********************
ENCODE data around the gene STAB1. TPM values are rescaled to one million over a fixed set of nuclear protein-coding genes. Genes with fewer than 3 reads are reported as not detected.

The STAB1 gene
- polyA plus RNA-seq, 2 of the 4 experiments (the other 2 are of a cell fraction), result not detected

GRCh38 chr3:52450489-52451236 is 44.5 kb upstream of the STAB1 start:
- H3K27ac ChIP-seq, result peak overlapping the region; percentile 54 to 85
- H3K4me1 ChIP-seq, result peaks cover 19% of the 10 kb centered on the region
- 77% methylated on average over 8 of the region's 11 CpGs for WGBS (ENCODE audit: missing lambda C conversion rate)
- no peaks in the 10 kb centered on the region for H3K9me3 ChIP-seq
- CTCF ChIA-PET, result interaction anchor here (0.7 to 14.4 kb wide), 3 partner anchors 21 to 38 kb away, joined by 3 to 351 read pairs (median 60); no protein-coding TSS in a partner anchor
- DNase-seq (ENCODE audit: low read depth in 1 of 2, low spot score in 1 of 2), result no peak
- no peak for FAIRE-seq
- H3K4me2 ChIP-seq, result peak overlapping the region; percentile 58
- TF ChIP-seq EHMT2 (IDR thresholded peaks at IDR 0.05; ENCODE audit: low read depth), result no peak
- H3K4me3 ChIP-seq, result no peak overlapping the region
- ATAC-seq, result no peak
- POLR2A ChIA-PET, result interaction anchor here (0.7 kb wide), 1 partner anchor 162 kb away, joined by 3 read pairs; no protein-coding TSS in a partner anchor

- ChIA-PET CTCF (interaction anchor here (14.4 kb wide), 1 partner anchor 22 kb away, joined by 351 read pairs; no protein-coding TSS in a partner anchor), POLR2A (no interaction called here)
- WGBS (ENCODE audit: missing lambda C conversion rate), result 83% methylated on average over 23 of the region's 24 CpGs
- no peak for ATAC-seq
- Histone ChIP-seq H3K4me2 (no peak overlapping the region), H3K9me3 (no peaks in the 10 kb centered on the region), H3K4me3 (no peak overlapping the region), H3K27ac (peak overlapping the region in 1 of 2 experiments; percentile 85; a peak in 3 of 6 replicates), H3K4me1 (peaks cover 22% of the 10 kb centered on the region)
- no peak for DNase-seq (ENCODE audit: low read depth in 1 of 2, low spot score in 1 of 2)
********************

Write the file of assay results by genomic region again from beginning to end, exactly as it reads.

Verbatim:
ENCODE data around the gene STAB1. TPM values are rescaled to one million over a fixed set of nuclear protein-coding genes. Genes with fewer than 3 reads are reported as not detected.

The STAB1 gene
- polyA plus RNA-seq, 2 of the 4 experiments (the other 2 are of a cell fraction), result not detected

GRCh38 chr3:52450489-52451236 is 44.5 kb upstream of the STAB1 start:
- H3K27ac ChIP-seq, result peak overlapping the region; percentile 54 to 85
- H3K4me1 ChIP-seq, result peaks cover 19% of the 10 kb centered on the region
- 77% methylated on average over 8 of the region's 11 CpGs for WGBS (ENCODE audit: missing lambda C conversion rate)
- no peaks in the 10 kb centered on the region for H3K9me3 ChIP-seq
- CTCF ChIA-PET, result interaction anchor here (0.7 to 14.4 kb wide), 3 partner anchors 21 to 38 kb away, joined by 3 to 351 read pairs (median 60); no protein-coding TSS in a partner anchor
- DNase-seq (ENCODE audit: low read depth in 1 of 2, low spot score in 1 of 2), result no peak
- no peak for FAIRE-seq
- H3K4me2 ChIP-seq, result peak overlapping the region; percentile 58
- TF ChIP-seq EHMT2 (IDR thresholded peaks at IDR 0.05; ENCODE audit: low read depth), result no peak
- H3K4me3 ChIP-seq, result no peak overlapping the region
- ATAC-seq, result no peak
- POLR2A ChIA-PET, result interaction anchor here (0.7 kb wide), 1 partner anchor 162 kb away, joined by 3 read pairs; no protein-coding TSS in a partner anchor

- ChIA-PET CTCF (interaction anchor here (14.4 kb wide), 1 partner anchor 22 kb away, joined by 351 read pairs; no protein-coding TSS in a partner anchor), POLR2A (no interaction called here)
- WGBS (ENCODE audit: missing lambda C conversion rate), result 83% methylated on average over 23 of the region's 24 CpGs
- no peak for ATAC-seq
- Histone ChIP-seq H3K4me2 (no peak overlapping the region), H3K9me3 (no peaks in the 10 kb centered on the region), H3K4me3 (no peak overlapping the region), H3K27ac (peak overlapping the region in 1 of 2 experiments; percentile 85; a peak in 3 of 6 replicates), H3K4me1 (peaks cover 22% of the 10 kb centered on the region)
- no peak for DNase-seq (ENCODE audit: low read depth in 1 of 2, low spot score in 1 of 2)